We can versify that the PDF of the intensities in the new image
is uniform by substituting
( )
r
p r
into (3.3-6) and using the facts
that
( )
2
/ 1 s r L =
, r is nonnegative, and 1 L > :

( ) ( )
s r
dr
p s p r
ds
=
(3.3-6)
1
2
2

( 1)
r ds
L dr

(
=
(



1
2
2
2

( 1) 1
r d r
L dr L

(
=
(



2
2 ( 1) 1
( 1) 2 1
r L
L r L

= =





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For discrete values, we deal with probabilities (histogram values)
and summations instead of probability density functions and
integrals.

The probability of occurrence of intensity level
k
r
in a digital
image is approximated by

( ) 0,1, 2,..., 1
k
r k
n
p r k L
MN
= =
(3.3-7)

where
MN
is the total number of pixels in the image,
k
n
is the
number of pixels having intensity
k
r
, and L is the number of
possible intensity levels in the image.

The discrete form of the transformation in
0
( ) ( 1) ( )
r
r
s T r L p d = =

(3.3-4)
is
0
0
( ) ( 1) ( )
( 1)
0,1, 2,..., 1
k
k k r j
j
k
j
j
s T r L p r
L
n k L
MN
=
=
= =

= =

(3.3-8)

The transformation (mapping)
( )
k
T r
in (3.3-8) is called a histogram
equalization transformation.






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Example 3.5: A simple illustration of history equalization.

Suppose that a 3-bit image (
8 L =
) of size
64 64
pixels
(
4096 MN =
) has the intensity distribution shown in Table 3.1.


The histogram of our hypothetical image is sketched in Figure
3.19 (a).



By using (3.3-8), we can obtain values of the histogram equalization
function:

0
0 0 0
0
( ) 7 ( ) 7 ( ) 1.33
r j r
j
s T r p r p r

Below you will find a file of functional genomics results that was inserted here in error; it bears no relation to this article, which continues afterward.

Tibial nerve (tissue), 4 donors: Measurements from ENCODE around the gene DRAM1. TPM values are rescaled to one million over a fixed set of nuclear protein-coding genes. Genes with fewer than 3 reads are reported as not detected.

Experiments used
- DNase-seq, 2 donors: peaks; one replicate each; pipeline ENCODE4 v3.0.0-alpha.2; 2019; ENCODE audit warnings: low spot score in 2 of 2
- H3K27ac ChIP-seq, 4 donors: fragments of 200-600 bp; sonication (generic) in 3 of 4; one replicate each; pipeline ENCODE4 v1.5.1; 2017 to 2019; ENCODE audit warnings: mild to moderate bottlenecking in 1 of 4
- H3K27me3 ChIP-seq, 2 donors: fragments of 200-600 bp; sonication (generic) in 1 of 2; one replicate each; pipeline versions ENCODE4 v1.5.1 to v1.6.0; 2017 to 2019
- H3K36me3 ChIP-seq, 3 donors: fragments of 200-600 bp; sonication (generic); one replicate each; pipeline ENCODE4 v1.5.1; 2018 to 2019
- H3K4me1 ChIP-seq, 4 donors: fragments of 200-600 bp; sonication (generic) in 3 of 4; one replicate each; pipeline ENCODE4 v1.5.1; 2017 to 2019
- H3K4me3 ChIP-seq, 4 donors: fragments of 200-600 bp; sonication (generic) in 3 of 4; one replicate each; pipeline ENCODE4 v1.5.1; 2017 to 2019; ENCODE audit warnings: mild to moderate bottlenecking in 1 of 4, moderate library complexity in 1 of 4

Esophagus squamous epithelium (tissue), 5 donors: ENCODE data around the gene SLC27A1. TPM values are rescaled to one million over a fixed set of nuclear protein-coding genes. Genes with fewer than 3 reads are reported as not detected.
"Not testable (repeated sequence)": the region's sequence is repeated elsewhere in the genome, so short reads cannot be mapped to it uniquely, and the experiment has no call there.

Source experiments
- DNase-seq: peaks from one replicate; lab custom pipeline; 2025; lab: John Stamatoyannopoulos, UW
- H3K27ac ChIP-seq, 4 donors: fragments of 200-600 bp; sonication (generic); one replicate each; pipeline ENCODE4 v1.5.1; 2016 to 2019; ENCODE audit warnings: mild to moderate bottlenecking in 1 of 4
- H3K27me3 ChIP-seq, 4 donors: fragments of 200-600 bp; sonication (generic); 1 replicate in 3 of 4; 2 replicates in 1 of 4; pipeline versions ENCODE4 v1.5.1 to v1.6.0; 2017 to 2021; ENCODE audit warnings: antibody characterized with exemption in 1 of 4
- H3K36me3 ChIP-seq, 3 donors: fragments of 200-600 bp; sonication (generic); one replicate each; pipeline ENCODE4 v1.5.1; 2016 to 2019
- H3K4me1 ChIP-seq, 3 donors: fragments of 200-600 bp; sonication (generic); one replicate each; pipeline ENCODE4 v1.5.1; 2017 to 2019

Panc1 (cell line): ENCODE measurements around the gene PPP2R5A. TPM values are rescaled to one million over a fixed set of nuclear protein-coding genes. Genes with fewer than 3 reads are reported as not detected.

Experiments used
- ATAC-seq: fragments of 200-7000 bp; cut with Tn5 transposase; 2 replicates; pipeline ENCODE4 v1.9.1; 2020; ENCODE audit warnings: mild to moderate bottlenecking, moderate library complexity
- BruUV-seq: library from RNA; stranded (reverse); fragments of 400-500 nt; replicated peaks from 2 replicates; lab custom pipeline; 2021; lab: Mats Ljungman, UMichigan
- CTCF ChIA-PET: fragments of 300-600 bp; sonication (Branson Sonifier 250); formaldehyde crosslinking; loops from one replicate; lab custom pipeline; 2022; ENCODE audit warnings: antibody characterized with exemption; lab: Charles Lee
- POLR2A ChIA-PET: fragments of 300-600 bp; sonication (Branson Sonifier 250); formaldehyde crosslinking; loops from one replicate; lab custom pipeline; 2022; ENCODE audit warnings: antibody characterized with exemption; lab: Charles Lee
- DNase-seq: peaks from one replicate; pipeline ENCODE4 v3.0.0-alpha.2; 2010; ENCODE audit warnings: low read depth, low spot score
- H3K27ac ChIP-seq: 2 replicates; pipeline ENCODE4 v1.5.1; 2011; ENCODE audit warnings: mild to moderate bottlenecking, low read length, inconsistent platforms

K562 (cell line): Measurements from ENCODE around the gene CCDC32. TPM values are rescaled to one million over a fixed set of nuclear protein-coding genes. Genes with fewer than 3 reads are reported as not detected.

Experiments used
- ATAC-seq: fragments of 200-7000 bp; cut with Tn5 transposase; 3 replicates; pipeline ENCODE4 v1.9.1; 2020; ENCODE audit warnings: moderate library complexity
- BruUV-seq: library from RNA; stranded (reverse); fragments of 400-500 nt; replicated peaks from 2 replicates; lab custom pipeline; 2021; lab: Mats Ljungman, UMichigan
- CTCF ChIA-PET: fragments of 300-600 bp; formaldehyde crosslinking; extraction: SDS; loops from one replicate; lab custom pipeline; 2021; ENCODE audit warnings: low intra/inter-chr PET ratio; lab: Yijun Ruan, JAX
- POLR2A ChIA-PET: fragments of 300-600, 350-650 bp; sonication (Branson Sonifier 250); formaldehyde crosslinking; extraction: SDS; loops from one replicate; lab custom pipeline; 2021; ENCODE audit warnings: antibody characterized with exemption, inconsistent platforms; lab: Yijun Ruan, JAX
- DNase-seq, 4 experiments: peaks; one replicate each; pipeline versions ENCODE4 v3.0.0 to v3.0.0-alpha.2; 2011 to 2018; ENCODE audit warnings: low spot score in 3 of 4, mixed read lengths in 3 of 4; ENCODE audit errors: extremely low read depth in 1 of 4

=
= = = =

,

1
1 1 0 1
0
( ) 7 ( ) 7 ( ) 7 ( ) 3.08
r j r r
j
s T r p r p r p r
=
= = = + =

,
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2
4.55 s =
,
3
5.67 s =
,
4
6.23 s =
,
5
6.65 s =
,
6
6.86 s =
, and
7
7.00 s =
. This function is shown in Figure 3.19 (b).

Then, we round them to the nearest integers:

0 1 2 3
1.33 1 3.08 3 4.55 5 5.67 6 s s s s = = = =
4 5 6 7
6.23 6 6.65 7 6.86 7 7.00 7 s s s s = = = =

which are the values of the equalized histogram.

Observe that there are only five distinct levels:

0
1 s
: 790 pixels
1
3 s
: 1023 pixels
2
5 s
: 850 pixels
3
6 s
: 985 (656+329) pixels
5
7 s
: 448 (245+122+81) pixels
Total: 4096

Dividing these numbers by
4096 MN =
would yield the
equalized histogram shown in Figure 3.19 (c).

Since a histogram is an approximation to probability density
function, and no new allowed intensity levels are created in the
process, perfectly flat histograms are rare in practical
applications of histogram equalization.

Therefore, in general, it cannot be proved that discrete histogram
equalization results in a uniform histogram.



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Given an image, the process of histogram equalization consists
simply of implementing

0
( 1)

k
k j
j
L
s n
MN
=

=

, (3.3-8)

which is based on information that can be extracted directly from
the given image, without the need for further parameter
specifications.

The inverse transformation from
s
back to r is denoted by

1
( ) 0,1, 2,..., 1
k k
r T s k L

= =
(3.3-9)

Although the inverse transformation is not used in the histogram
equalization, it plays a central role in the histogram-matching
scheme.

Example 3.6: Histogram equalization

The left column in Figure 3.20 shows the four images from
Figure 3.16.

The center column in Figure 3.20 shows the result of performing
histogram equalization on each of the images in left.

The histogram equalization did not have much effect on the
fourth image because the intensities of this image already span
the full intensity scale.
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Figure 3.21 shows the transformation functions used to
generate the equalized images in Figure 3.20.